How to discover asteroids in your spare time- page 4 | A&S Interview | Air & Space Magazine
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Roy Tucker prepares for nightfall with one of several backyard telescopes, a 14-inch Celestron. (Courtesy Roy Tucker)

How to discover asteroids in your spare time

Roy Tucker has the answer.

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(Continued from page 3)

A&S: That’s a question I wanted to ask you—how your work as an astronomer compliments your professional work.

Tucker: They absolutely do. I work as a support engineer professionally, supporting astronomy, and then in my spare time, I observe as a means of creative expression. I get to use some of the instruments—not the ones I help build, but ones that are similar, smaller, intended for the amateur-size or scale of operations, but it permits me to actually do some observing and become acquainted with the problems involved in trying to get the starlight onto the CCD detector. One of the things I’m doing right now is spectroscopy; taking starlight and dividing it to its colors (dispersing it into its component wavelengths), and determining the physical nature of some the objects I’m looking at. It’s quite fascinating, being able to do some of the things that I’ve only seen previously described in textbooks. It used to be that spectroscopy was the realm of big-time professional observatories. But with the CCD detectors, they’re so sensitive to light that you can now do in a backyard with a relatively small telescope what previously was only possible photographically with a very large telescope. I can go back to astronomy magazines that came out in the 1950s, and they may have articles describing what is being done at some observatories with a spectrograph, and I can now do that with a relatively small telescope in my backyard.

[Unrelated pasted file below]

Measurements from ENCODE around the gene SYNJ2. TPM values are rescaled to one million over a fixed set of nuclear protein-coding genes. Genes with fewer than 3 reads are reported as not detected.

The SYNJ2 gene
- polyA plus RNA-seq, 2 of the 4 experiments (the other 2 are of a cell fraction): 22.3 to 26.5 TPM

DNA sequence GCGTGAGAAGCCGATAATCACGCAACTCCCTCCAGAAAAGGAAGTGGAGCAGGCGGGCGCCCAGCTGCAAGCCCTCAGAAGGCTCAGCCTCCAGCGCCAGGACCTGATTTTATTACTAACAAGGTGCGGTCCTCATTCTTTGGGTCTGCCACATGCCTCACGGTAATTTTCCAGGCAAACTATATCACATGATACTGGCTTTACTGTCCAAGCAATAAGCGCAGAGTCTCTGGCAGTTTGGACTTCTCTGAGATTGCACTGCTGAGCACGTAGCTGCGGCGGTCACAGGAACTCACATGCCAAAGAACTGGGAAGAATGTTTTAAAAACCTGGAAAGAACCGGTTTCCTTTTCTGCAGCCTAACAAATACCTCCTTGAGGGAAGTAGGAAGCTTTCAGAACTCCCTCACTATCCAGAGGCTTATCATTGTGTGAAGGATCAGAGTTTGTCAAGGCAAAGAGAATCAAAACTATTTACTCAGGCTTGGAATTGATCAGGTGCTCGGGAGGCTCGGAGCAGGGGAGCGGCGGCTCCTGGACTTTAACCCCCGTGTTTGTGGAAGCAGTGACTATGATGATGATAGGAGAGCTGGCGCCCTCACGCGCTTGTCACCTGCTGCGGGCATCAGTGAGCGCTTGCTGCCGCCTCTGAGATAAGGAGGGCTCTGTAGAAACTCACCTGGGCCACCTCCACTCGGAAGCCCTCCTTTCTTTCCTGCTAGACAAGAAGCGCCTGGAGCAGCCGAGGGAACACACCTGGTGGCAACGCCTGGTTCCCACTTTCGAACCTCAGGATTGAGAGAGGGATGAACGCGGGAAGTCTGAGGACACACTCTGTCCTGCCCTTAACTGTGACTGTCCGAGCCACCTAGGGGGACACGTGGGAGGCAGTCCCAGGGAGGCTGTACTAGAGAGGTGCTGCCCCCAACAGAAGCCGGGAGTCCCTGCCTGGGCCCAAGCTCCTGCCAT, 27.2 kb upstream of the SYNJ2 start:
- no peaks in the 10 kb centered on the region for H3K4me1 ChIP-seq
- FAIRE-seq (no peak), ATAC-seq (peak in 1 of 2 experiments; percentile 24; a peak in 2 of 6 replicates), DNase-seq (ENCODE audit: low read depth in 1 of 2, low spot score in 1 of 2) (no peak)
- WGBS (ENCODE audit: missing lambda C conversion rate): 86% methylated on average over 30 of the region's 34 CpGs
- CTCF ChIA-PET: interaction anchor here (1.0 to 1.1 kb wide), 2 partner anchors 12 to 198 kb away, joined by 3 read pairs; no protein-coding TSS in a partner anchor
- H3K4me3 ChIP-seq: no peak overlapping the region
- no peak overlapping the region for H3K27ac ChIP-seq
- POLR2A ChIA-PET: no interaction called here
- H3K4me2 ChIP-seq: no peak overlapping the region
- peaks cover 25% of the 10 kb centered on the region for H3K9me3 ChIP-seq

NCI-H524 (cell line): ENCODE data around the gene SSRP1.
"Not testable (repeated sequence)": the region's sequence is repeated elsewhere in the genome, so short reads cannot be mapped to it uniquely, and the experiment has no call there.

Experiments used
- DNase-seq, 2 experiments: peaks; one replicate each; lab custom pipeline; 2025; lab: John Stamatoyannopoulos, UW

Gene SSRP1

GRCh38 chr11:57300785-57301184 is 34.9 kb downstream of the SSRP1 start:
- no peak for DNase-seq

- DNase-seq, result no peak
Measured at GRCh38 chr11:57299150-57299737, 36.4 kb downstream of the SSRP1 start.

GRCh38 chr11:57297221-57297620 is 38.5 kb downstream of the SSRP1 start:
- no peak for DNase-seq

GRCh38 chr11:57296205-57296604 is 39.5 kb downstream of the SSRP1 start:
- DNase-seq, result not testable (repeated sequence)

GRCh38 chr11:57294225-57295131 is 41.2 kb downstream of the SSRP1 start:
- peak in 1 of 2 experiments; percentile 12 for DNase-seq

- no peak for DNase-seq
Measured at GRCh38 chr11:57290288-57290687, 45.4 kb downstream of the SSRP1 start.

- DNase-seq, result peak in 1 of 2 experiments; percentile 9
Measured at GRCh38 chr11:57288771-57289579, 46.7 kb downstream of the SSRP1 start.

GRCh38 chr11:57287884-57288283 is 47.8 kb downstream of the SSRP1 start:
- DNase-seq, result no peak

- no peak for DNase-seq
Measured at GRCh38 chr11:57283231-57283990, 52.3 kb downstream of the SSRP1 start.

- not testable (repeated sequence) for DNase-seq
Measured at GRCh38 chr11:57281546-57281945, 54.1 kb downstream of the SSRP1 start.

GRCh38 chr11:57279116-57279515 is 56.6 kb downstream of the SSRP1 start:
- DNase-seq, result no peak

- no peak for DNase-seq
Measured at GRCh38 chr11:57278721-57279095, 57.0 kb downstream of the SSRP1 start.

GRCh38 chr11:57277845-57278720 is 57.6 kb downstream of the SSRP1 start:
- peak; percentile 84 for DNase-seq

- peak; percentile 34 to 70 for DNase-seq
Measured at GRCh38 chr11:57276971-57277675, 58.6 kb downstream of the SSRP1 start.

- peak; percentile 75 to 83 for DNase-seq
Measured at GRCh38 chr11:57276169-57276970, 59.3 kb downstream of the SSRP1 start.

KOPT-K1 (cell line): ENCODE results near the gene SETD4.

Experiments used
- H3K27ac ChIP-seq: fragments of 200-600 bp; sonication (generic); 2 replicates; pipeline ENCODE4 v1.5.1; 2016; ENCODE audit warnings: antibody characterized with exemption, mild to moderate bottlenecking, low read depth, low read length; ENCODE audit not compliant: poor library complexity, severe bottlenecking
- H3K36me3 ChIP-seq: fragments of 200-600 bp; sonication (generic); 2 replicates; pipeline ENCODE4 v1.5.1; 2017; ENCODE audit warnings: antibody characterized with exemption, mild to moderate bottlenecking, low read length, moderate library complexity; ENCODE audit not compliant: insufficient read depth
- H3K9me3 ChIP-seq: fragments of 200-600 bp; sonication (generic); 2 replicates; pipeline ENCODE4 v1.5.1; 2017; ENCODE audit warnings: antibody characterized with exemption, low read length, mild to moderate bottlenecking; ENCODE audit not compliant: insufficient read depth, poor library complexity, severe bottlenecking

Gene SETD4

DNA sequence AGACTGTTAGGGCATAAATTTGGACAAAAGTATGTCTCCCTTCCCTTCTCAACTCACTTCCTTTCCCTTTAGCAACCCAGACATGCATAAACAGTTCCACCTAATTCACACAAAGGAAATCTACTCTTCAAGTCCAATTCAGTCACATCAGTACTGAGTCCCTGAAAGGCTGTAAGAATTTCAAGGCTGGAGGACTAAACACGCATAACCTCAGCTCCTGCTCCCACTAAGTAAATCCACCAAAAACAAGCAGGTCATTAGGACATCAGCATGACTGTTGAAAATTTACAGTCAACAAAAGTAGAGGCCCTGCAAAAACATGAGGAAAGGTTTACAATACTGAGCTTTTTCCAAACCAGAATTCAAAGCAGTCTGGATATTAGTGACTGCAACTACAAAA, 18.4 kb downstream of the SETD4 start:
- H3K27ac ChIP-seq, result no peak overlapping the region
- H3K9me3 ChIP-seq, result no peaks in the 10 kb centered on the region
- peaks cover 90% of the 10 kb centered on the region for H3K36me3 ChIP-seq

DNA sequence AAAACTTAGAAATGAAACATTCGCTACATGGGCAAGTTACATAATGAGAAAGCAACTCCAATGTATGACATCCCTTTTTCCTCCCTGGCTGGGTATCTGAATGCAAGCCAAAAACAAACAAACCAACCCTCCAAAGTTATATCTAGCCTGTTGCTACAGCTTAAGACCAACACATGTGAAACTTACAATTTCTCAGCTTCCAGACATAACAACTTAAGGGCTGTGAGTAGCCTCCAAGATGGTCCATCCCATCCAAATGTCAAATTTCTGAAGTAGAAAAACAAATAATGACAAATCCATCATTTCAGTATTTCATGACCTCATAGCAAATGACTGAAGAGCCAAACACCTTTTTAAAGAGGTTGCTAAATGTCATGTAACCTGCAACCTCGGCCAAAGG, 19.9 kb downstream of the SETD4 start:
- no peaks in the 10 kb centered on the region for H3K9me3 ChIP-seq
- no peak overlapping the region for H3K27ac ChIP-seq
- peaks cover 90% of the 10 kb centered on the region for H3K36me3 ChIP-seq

A&S: That’s wonderful.

Tucker: It is. It’s amazing. The old photographic films would only detect about one percent of the light that struck them, but the modern CCD detectors will detect to 80 or 90 percent of the light that strikes them. It’s that difference in sensitivity to light that makes all the difference in the world as far as amateur participation in astronomical research.

Astronomy touches upon more other sciences and technologies than just about anything I can think of. In the pursuit of my interest in astronomy, I have learned electronics, mathematics, physics, chemistry, optics and optical fabrication, geology, metal-working, welding, pouring concrete, and a host of other things. I've also enjoyed some wonderful friendships and shared great experiences. I think all children should be exposed to astronomy, given a chance to look through a telescope at the moon or the rings of Saturn, and perhaps let the interest grow and lead where it may.

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